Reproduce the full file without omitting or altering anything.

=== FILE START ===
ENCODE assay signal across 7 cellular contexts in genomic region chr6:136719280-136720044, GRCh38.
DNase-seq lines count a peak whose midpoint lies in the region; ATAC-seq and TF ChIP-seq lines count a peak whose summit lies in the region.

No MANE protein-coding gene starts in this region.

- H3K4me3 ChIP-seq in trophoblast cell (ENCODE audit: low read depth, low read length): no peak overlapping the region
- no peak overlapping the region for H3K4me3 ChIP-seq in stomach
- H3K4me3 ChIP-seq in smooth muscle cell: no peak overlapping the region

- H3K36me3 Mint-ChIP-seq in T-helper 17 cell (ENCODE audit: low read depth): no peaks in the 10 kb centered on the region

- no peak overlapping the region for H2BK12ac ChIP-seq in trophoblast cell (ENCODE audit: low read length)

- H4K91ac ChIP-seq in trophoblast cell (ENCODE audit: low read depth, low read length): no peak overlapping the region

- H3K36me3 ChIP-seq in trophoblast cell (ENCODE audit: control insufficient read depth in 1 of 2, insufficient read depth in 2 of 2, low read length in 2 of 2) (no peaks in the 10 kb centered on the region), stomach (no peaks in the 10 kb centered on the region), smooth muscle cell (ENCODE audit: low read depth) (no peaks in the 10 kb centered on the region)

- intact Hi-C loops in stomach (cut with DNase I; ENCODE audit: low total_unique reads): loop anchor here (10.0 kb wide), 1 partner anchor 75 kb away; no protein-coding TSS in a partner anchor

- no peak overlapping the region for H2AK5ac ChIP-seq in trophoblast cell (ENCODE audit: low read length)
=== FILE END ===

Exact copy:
ENCODE assay signal across 7 cellular contexts in genomic region chr6:136719280-136720044, GRCh38.
DNase-seq lines count a peak whose midpoint lies in the region; ATAC-seq and TF ChIP-seq lines count a peak whose summit lies in the region.

No MANE protein-coding gene starts in this region.

- H3K4me3 ChIP-seq in trophoblast cell (ENCODE audit: low read depth, low read length): no peak overlapping the region
- no peak overlapping the region for H3K4me3 ChIP-seq in stomach
- H3K4me3 ChIP-seq in smooth muscle cell: no peak overlapping the region

- H3K36me3 Mint-ChIP-seq in T-helper 17 cell (ENCODE audit: low read depth): no peaks in the 10 kb centered on the region

- no peak overlapping the region for H2BK12ac ChIP-seq in trophoblast cell (ENCODE audit: low read length)

- H4K91ac ChIP-seq in trophoblast cell (ENCODE audit: low read depth, low read length): no peak overlapping the region

- H3K36me3 ChIP-seq in trophoblast cell (ENCODE audit: control insufficient read depth in 1 of 2, insufficient read depth in 2 of 2, low read length in 2 of 2) (no peaks in the 10 kb centered on the region), stomach (no peaks in the 10 kb centered on the region), smooth muscle cell (ENCODE audit: low read depth) (no peaks in the 10 kb centered on the region)

- intact Hi-C loops in stomach (cut with DNase I; ENCODE audit: low total_unique reads): loop anchor here (10.0 kb wide), 1 partner anchor 75 kb away; no protein-coding TSS in a partner anchor

- no peak overlapping the region for H2AK5ac ChIP-seq in trophoblast cell (ENCODE audit: low read length)